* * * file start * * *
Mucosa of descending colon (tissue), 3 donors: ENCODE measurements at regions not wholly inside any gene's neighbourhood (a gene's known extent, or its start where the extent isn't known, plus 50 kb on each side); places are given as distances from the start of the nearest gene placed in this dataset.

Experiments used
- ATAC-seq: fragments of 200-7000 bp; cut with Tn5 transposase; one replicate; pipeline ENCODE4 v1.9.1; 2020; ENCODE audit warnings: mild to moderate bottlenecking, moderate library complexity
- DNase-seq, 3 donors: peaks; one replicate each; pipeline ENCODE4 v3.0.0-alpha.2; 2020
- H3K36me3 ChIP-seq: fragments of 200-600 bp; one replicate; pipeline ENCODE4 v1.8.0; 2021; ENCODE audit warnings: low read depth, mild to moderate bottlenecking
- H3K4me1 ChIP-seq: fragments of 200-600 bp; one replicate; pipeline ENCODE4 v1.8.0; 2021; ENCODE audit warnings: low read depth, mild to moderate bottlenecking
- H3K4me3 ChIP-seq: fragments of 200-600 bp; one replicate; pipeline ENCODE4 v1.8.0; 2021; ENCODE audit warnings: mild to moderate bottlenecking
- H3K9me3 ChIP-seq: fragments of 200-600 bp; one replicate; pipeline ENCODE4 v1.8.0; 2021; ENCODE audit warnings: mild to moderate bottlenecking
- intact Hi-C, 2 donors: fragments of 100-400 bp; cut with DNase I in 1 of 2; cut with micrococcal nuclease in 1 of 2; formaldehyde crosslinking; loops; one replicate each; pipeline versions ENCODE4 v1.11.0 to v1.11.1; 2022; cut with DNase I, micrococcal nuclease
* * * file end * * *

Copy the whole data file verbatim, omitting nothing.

Mucosa of descending colon (tissue), 3 donors: ENCODE measurements at regions not wholly inside any gene's neighbourhood (a gene's known extent, or its start where the extent isn't known, plus 50 kb on each side); places are given as distances from the start of the nearest gene placed in this dataset.

Experiments used
- ATAC-seq: fragments of 200-7000 bp; cut with Tn5 transposase; one replicate; pipeline ENCODE4 v1.9.1; 2020; ENCODE audit warnings: mild to moderate bottlenecking, moderate library complexity
- DNase-seq, 3 donors: peaks; one replicate each; pipeline ENCODE4 v3.0.0-alpha.2; 2020
- H3K36me3 ChIP-seq: fragments of 200-600 bp; one replicate; pipeline ENCODE4 v1.8.0; 2021; ENCODE audit warnings: low read depth, mild to moderate bottlenecking
- H3K4me1 ChIP-seq: fragments of 200-600 bp; one replicate; pipeline ENCODE4 v1.8.0; 2021; ENCODE audit warnings: low read depth, mild to moderate bottlenecking
- H3K4me3 ChIP-seq: fragments of 200-600 bp; one replicate; pipeline ENCODE4 v1.8.0; 2021; ENCODE audit warnings: mild to moderate bottlenecking
- H3K9me3 ChIP-seq: fragments of 200-600 bp; one replicate; pipeline ENCODE4 v1.8.0; 2021; ENCODE audit warnings: mild to moderate bottlenecking
- intact Hi-C, 2 donors: fragments of 100-400 bp; cut with DNase I in 1 of 2; cut with micrococcal nuclease in 1 of 2; formaldehyde crosslinking; loops; one replicate each; pipeline versions ENCODE4 v1.11.0 to v1.11.1; 2022; cut with DNase I, micrococcal nuclease